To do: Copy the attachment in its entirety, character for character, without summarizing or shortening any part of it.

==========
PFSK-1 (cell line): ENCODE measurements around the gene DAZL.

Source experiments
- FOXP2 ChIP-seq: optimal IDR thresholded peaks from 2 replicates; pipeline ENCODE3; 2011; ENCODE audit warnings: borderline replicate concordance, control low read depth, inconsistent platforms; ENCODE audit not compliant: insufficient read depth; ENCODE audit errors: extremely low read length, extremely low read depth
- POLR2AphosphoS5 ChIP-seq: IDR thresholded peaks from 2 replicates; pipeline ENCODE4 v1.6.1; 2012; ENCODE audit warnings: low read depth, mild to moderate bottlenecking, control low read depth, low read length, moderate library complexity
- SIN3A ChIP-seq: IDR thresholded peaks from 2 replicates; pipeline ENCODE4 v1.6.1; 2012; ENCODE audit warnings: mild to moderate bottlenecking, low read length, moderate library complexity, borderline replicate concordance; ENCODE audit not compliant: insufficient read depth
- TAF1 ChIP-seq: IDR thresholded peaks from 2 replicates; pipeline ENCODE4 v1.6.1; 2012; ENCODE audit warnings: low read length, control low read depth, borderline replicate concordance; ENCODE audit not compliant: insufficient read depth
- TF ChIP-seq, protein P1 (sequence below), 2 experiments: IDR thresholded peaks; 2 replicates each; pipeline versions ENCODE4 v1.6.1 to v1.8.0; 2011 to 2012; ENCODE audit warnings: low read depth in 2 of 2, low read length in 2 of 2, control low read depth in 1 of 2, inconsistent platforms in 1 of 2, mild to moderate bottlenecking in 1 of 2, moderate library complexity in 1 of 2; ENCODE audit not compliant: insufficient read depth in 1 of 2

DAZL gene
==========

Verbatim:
PFSK-1 (cell line): ENCODE measurements around the gene DAZL.

Source experiments
- FOXP2 ChIP-seq: optimal IDR thresholded peaks from 2 replicates; pipeline ENCODE3; 2011; ENCODE audit warnings: borderline replicate concordance, control low read depth, inconsistent platforms; ENCODE audit not compliant: insufficient read depth; ENCODE audit errors: extremely low read length, extremely low read depth
- POLR2AphosphoS5 ChIP-seq: IDR thresholded peaks from 2 replicates; pipeline ENCODE4 v1.6.1; 2012; ENCODE audit warnings: low read depth, mild to moderate bottlenecking, control low read depth, low read length, moderate library complexity
- SIN3A ChIP-seq: IDR thresholded peaks from 2 replicates; pipeline ENCODE4 v1.6.1; 2012; ENCODE audit warnings: mild to moderate bottlenecking, low read length, moderate library complexity, borderline replicate concordance; ENCODE audit not compliant: insufficient read depth
- TAF1 ChIP-seq: IDR thresholded peaks from 2 replicates; pipeline ENCODE4 v1.6.1; 2012; ENCODE audit warnings: low read length, control low read depth, borderline replicate concordance; ENCODE audit not compliant: insufficient read depth
- TF ChIP-seq, protein P1 (sequence below), 2 experiments: IDR thresholded peaks; 2 replicates each; pipeline versions ENCODE4 v1.6.1 to v1.8.0; 2011 to 2012; ENCODE audit warnings: low read depth in 2 of 2, low read length in 2 of 2, control low read depth in 1 of 2, inconsistent platforms in 1 of 2, mild to moderate bottlenecking in 1 of 2, moderate library complexity in 1 of 2; ENCODE audit not compliant: insufficient read depth in 1 of 2

DAZL gene